Volunteer driver programs can fill gaps in existing transportation services, especially in rural areas where public transit, taxi service and human service vehicles may not be available. Volunteer drivers are worth their weight in gold. Cultivating a cadre of dedicated volunteers for a voucher program will strengthen the program and support its continuity.
Driver recruitment can be done by the customer, through community-wide press releases, during presentations at community and church meetings, and through discussion with community service groups that use volunteers.
Drivers should be at least age 21 years and have a valid driver’s license, a clean driver record, and the required insurance coverage. Their vehicle must be in good condition with working seat belts and have all safety inspection and registration stickers up-to-date. Drivers should also be available to provide rides during the times when transportation is needed. Programs may also want to conduct a Criminal Offender Record Information (CORI) check or other comprehensive background check on potential drivers.
Reimbursing Volunteer Drivers
The rate for volunteer drivers (e.g., family, friends, neighbors, other volunteers), $0.14/mile, was set by Congress a few years ago. However, depending on the circumstances, some agencies may be able to reimburse their drivers at the IRS-set medical rate, which as of August 2008 is $0.27/mile. It is important to keep the per-mile reimbursement rate below the IRS-permitted rate so that the payment to the volunteer driver cannot be considered taxable income.
In 2008, legislation has been proposed that would increase the volunteer reimbursement rate to the equivalent of the business mileage rate, which as of August 2008 is $0.585/mile. A website describing this bill has been posted: http://www.independentsector.org/programs/gr/Vehicle_Mileage.htm.
Responsibilities of Volunteers
Develop a job description for the volunteer driver position that outlines driver duties, qualifications, and compensation. Driver training should clearly define the role and responsibilities of the volunteer driver. For example, in the case of trips to and from employment or employment activities, the driver’s role is to safely and reliably transport the customer between the trip origin and destination. Drivers are also responsible for keeping track of the transportation they provide, collecting vouchers and submitting invoices with vouchers and other back-up documentation for payment.
Some trips may include a stop at a child day care center. At no time should the driver be left alone with the child. Furthermore, the customer’s guardian should be responsible for attaching the child safety seat inside the vehicle. The driver may also be required to deal directly with the customer when scheduling trips.
Insurance Liability Issues
There are a
few ways to resolve insurance liability when dealing with volunteer drivers. If
the program requires the customer to contact the driver and schedule trips and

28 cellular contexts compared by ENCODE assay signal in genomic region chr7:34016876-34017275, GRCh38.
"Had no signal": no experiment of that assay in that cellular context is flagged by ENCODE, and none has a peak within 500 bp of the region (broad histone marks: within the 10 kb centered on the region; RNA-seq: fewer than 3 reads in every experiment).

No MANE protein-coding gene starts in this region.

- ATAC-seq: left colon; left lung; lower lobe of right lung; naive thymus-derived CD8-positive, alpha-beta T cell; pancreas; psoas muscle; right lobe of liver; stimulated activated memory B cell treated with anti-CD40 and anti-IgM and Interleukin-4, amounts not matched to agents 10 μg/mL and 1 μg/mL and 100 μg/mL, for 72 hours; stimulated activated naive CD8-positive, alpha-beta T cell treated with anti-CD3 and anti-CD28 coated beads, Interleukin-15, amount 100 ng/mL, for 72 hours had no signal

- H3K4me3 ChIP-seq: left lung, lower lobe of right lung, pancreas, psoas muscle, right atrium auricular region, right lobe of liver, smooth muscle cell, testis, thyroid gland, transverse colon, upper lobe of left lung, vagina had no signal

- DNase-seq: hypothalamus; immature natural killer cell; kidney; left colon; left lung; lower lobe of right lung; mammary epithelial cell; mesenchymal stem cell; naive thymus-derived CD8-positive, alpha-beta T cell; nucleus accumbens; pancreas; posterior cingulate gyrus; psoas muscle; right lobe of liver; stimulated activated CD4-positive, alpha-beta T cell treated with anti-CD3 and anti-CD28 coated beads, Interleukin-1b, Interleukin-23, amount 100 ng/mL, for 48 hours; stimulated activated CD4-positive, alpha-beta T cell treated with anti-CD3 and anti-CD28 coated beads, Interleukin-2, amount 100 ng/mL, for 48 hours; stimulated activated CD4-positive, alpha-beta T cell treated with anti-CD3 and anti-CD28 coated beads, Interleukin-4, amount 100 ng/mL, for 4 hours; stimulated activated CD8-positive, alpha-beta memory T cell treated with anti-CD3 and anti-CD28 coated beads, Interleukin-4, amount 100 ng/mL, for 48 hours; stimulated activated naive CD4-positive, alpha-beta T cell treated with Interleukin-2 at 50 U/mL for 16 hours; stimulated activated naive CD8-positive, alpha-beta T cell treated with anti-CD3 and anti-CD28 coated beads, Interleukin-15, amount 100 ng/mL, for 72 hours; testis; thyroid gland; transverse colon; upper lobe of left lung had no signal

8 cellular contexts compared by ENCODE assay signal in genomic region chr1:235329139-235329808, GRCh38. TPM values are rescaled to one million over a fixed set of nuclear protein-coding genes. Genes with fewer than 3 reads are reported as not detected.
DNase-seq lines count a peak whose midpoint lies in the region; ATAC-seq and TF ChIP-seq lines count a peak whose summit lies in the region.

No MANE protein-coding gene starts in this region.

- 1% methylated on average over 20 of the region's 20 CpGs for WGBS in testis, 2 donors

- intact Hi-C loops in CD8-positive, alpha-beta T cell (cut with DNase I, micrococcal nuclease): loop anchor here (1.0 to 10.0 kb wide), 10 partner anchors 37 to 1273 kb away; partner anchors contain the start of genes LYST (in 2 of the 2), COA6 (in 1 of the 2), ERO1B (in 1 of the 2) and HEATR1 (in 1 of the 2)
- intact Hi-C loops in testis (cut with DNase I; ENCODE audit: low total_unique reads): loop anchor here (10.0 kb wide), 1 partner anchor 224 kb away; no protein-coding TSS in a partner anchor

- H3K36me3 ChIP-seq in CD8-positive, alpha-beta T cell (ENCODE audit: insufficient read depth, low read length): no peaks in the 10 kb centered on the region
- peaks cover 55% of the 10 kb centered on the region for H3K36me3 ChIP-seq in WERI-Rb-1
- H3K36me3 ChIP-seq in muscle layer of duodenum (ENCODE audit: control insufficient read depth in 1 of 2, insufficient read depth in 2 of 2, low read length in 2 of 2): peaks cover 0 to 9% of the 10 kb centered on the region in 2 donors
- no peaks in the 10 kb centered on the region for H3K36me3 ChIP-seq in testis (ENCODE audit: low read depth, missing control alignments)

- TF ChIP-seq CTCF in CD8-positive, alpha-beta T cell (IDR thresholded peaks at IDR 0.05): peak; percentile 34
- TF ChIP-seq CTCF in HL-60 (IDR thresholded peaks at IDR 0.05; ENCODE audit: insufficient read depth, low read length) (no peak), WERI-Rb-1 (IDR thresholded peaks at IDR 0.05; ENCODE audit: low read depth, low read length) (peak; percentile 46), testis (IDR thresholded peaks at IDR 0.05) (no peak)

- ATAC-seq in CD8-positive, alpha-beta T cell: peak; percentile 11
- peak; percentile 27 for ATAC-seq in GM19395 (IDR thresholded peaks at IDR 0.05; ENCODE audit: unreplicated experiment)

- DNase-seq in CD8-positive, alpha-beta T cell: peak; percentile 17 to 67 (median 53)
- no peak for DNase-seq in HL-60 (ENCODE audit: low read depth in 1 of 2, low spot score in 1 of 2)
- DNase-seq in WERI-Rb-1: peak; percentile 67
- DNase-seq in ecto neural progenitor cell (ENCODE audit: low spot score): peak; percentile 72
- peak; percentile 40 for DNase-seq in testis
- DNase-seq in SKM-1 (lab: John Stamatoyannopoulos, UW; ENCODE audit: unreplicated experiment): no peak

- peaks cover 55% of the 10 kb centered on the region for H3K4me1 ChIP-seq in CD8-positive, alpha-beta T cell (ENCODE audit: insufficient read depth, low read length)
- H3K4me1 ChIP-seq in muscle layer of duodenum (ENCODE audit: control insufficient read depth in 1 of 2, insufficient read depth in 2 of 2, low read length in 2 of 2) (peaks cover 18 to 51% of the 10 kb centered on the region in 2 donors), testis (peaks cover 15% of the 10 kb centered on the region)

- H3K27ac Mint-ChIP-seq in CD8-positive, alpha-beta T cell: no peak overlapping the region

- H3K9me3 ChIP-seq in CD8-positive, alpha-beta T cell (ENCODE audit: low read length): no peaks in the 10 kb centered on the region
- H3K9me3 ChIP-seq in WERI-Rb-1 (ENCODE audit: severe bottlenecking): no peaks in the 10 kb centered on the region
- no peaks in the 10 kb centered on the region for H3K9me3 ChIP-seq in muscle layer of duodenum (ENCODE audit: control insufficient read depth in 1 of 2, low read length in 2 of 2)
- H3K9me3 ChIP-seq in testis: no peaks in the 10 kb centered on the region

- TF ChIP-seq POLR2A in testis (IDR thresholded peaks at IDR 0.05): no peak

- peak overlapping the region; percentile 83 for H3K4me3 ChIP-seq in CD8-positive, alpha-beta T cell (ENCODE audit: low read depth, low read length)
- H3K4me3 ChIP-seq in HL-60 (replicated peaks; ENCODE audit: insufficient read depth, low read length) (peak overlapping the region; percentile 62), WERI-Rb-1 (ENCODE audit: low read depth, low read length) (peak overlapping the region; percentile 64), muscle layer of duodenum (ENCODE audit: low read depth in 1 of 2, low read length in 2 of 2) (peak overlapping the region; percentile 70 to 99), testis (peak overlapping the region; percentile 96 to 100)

travel, and only pays for transportation, the customer is usually required to
sign a waiver. Refer to the "Special Considerations," section on page 27 of the APRIL toolkit for further discussion on
liability.In conjunction with the Travelers Cheque program in Homer, Alaska, the agency is released from any liability regarding selection of volunteer drivers. The program operator notes that in the 7+ years the program has been in operation, drivers' records have never been an issue. The RIDES program in Harris, Texas notes providers are required to have insurance levels specified in the Request for Proposal and the contract signed by the provider.
formal programs, volunteer drivers complete an application, attend an
interview, and authorize reviews of their driver record and background. The
driver is required to obtain a certain amount of insurance coverage as per
state requirements. They may also receive additional insurance coverage from
the sponsor/lead organization. All programs should identify the risks when
using volunteer drivers and establish procedures to follow in the case of an
accident or other troublesome event. Discussions with the lead organization’s
insurer about the risks associated with volunteer drivers should also be held.
In addition to ensuring that drivers are well trained, be sure to recognize them for their services. Consider sponsoring an annual recognition luncheon and or/providing a plaque or gift certificate in recognition of drivers’ services. See the APRIL Toolkit, “Contract with Providers” section, page 20, for additional information on working with volunteers.
“Volunteer Drivers Guide - A Guide to Best Practices.” Washington State DOT. This guide assist organizations with developing and maintaining volunteer driver programs. The guide is a tool kit that provides the framework for developing and maintaining volunteer driver programs. www.wsdot.wa.gov/Transit/Training/vdg/default.htm
“The Support Volunteer Rural Transportation Voucher Program.” Section 5: Organizing Volunteers. Brad Bernier, Tom Seekins and Kitty Herron. Sponsored by the Research and Training Center on Disability in Rural Communities, University of Montana Rural Institute. http://rtc.ruralinstitute.umt.edu/Trn/TrnManual.htm#Section5
“Volunteer Driver TurnKey Kit.” The Beverly Foundation. Available to members of the Supplemental Transportation Programs for Seniors (STP) Exchange at http://www.stpexchange.org/home/index.cfm. Membership is free.
“Solutions Package for Volunteer Transportation Programs.” Easter Seals. This manual was created with the help of many experts in the area of volunteer transportation and other stakeholder groups. Its purpose is to provide guidance and basic information to existing volunteer programs as well as those planning to start new ones. www.easterseals.com/site/PageServer?pagename=ntl_tsc_volunteer